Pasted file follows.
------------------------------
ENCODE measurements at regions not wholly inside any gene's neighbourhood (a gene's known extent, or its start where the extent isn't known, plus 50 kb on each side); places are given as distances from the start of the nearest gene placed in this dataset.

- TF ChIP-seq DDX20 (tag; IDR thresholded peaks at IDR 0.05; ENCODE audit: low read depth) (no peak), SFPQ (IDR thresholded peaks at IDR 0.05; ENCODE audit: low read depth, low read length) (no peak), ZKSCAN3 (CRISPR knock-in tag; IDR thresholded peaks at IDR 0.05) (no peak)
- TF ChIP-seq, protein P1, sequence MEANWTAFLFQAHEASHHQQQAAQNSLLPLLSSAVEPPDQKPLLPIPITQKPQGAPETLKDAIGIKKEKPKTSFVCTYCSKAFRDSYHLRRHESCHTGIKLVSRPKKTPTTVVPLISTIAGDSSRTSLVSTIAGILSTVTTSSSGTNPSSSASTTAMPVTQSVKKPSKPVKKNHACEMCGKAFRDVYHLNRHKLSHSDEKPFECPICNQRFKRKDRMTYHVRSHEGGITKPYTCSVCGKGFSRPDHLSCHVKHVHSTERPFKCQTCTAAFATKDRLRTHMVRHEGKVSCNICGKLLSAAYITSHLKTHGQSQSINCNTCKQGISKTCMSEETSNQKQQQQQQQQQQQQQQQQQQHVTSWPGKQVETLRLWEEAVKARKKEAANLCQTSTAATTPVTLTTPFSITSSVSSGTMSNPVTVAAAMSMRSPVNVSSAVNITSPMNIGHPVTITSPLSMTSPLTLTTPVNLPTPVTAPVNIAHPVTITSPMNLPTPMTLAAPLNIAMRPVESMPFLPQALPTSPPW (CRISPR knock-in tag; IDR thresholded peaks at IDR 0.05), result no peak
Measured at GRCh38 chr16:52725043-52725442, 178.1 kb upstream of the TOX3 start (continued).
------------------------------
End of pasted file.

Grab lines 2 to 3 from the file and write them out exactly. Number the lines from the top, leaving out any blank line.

- TF ChIP-seq DDX20 (tag; IDR thresholded peaks at IDR 0.05; ENCODE audit: low read depth) (no peak), SFPQ (IDR thresholded peaks at IDR 0.05; ENCODE audit: low read depth, low read length) (no peak), ZKSCAN3 (CRISPR knock-in tag; IDR thresholded peaks at IDR 0.05) (no peak)
- TF ChIP-seq, protein P1, sequence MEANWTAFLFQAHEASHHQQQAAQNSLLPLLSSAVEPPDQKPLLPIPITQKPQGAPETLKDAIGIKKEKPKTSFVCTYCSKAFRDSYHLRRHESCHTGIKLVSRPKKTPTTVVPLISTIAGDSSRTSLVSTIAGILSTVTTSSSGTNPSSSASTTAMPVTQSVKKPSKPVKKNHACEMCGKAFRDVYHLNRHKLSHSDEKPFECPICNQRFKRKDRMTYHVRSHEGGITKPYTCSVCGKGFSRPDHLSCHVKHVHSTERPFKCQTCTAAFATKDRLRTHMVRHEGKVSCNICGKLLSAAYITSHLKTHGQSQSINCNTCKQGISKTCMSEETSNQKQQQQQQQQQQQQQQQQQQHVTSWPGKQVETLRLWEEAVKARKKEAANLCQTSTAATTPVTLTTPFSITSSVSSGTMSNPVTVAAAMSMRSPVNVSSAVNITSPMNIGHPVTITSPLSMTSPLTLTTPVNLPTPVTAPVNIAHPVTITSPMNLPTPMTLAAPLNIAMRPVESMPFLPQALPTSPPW (CRISPR knock-in tag; IDR thresholded peaks at IDR 0.05), result no peak